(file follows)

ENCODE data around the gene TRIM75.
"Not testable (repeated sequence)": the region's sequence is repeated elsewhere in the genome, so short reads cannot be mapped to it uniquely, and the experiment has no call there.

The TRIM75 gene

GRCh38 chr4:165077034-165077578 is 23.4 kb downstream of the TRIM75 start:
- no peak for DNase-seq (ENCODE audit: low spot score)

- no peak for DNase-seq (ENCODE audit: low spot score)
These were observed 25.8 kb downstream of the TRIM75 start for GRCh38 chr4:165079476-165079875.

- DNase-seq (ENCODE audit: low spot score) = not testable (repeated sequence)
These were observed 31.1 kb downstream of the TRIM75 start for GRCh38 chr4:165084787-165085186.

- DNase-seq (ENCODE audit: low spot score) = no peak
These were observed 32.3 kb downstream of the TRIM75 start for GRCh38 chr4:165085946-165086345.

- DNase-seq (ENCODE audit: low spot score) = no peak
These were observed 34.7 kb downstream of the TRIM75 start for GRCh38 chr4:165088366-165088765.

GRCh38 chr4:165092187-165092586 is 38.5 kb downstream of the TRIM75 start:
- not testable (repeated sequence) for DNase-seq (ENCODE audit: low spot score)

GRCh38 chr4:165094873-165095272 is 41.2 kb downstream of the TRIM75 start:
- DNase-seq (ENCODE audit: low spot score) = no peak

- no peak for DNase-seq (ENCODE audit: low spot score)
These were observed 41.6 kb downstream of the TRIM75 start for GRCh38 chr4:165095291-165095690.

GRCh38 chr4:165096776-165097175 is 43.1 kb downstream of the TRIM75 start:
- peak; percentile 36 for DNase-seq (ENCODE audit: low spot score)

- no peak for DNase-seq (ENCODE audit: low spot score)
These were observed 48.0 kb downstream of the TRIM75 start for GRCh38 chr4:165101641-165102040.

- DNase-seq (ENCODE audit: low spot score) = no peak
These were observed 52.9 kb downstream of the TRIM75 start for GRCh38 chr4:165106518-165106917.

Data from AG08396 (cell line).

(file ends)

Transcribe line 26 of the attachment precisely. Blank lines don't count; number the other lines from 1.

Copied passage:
Data from AG08396 (cell line).